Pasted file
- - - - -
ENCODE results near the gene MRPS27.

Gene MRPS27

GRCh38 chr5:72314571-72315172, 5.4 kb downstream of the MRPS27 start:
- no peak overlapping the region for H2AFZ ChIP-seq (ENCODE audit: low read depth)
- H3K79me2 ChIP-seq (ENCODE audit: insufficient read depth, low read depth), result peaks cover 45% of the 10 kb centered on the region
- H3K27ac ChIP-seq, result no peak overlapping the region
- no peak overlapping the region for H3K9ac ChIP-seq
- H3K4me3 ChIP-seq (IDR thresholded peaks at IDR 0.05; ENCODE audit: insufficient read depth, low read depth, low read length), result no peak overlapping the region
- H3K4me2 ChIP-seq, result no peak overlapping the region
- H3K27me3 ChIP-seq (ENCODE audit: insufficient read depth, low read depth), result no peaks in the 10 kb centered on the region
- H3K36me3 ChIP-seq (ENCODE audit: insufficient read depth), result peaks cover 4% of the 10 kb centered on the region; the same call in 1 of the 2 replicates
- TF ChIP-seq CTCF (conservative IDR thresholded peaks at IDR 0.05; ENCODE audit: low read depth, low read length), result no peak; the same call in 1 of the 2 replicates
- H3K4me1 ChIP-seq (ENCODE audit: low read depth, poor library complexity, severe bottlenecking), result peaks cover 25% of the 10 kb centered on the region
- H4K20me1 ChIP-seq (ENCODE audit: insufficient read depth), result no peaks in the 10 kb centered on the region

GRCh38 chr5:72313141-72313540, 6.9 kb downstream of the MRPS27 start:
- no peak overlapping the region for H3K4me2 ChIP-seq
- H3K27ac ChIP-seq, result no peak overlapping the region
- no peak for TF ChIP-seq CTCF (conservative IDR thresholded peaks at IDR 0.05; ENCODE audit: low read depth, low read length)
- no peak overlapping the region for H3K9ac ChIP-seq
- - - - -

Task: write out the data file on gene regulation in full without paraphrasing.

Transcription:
ENCODE results near the gene MRPS27.

Gene MRPS27

GRCh38 chr5:72314571-72315172, 5.4 kb downstream of the MRPS27 start:
- no peak overlapping the region for H2AFZ ChIP-seq (ENCODE audit: low read depth)
- H3K79me2 ChIP-seq (ENCODE audit: insufficient read depth, low read depth), result peaks cover 45% of the 10 kb centered on the region
- H3K27ac ChIP-seq, result no peak overlapping the region
- no peak overlapping the region for H3K9ac ChIP-seq
- H3K4me3 ChIP-seq (IDR thresholded peaks at IDR 0.05; ENCODE audit: insufficient read depth, low read depth, low read length), result no peak overlapping the region
- H3K4me2 ChIP-seq, result no peak overlapping the region
- H3K27me3 ChIP-seq (ENCODE audit: insufficient read depth, low read depth), result no peaks in the 10 kb centered on the region
- H3K36me3 ChIP-seq (ENCODE audit: insufficient read depth), result peaks cover 4% of the 10 kb centered on the region; the same call in 1 of the 2 replicates
- TF ChIP-seq CTCF (conservative IDR thresholded peaks at IDR 0.05; ENCODE audit: low read depth, low read length), result no peak; the same call in 1 of the 2 replicates
- H3K4me1 ChIP-seq (ENCODE audit: low read depth, poor library complexity, severe bottlenecking), result peaks cover 25% of the 10 kb centered on the region
- H4K20me1 ChIP-seq (ENCODE audit: insufficient read depth), result no peaks in the 10 kb centered on the region

GRCh38 chr5:72313141-72313540, 6.9 kb downstream of the MRPS27 start:
- no peak overlapping the region for H3K4me2 ChIP-seq
- H3K27ac ChIP-seq, result no peak overlapping the region
- no peak for TF ChIP-seq CTCF (conservative IDR thresholded peaks at IDR 0.05; ENCODE audit: low read depth, low read length)
- no peak overlapping the region for H3K9ac ChIP-seq